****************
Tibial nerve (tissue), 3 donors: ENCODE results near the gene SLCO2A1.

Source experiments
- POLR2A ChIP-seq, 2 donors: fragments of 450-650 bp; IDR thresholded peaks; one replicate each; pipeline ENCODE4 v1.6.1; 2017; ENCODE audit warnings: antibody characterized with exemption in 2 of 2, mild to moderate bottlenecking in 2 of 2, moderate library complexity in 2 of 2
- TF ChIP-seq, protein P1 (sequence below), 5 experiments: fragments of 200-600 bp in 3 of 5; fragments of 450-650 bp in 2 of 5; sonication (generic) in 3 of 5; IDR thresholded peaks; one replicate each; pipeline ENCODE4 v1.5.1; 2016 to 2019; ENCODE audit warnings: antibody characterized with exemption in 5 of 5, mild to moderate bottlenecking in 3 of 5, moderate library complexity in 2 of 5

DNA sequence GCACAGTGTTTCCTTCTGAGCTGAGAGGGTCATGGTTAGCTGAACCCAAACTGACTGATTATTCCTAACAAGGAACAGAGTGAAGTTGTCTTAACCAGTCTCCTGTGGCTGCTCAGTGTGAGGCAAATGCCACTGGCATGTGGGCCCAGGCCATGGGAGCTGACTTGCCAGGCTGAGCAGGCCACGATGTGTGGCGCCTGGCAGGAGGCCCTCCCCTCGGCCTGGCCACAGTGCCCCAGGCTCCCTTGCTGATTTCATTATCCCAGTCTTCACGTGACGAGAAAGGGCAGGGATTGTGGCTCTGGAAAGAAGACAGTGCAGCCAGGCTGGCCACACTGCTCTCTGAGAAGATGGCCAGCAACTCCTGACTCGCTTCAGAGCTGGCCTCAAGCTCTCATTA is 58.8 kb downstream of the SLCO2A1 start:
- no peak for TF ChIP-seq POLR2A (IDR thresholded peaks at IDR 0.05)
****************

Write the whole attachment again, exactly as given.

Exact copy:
Tibial nerve (tissue), 3 donors: ENCODE results near the gene SLCO2A1.

Source experiments
- POLR2A ChIP-seq, 2 donors: fragments of 450-650 bp; IDR thresholded peaks; one replicate each; pipeline ENCODE4 v1.6.1; 2017; ENCODE audit warnings: antibody characterized with exemption in 2 of 2, mild to moderate bottlenecking in 2 of 2, moderate library complexity in 2 of 2
- TF ChIP-seq, protein P1 (sequence below), 5 experiments: fragments of 200-600 bp in 3 of 5; fragments of 450-650 bp in 2 of 5; sonication (generic) in 3 of 5; IDR thresholded peaks; one replicate each; pipeline ENCODE4 v1.5.1; 2016 to 2019; ENCODE audit warnings: antibody characterized with exemption in 5 of 5, mild to moderate bottlenecking in 3 of 5, moderate library complexity in 2 of 5

DNA sequence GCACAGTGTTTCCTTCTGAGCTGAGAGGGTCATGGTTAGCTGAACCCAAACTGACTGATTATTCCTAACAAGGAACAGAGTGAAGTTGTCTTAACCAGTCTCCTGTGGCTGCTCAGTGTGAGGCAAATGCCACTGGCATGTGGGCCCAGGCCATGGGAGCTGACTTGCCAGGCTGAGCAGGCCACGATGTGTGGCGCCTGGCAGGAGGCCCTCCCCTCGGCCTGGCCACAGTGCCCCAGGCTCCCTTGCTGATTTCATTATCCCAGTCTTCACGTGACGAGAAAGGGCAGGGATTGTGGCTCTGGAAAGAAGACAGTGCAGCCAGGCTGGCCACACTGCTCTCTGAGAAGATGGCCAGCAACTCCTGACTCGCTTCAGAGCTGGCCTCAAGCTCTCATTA is 58.8 kb downstream of the SLCO2A1 start:
- no peak for TF ChIP-seq POLR2A (IDR thresholded peaks at IDR 0.05)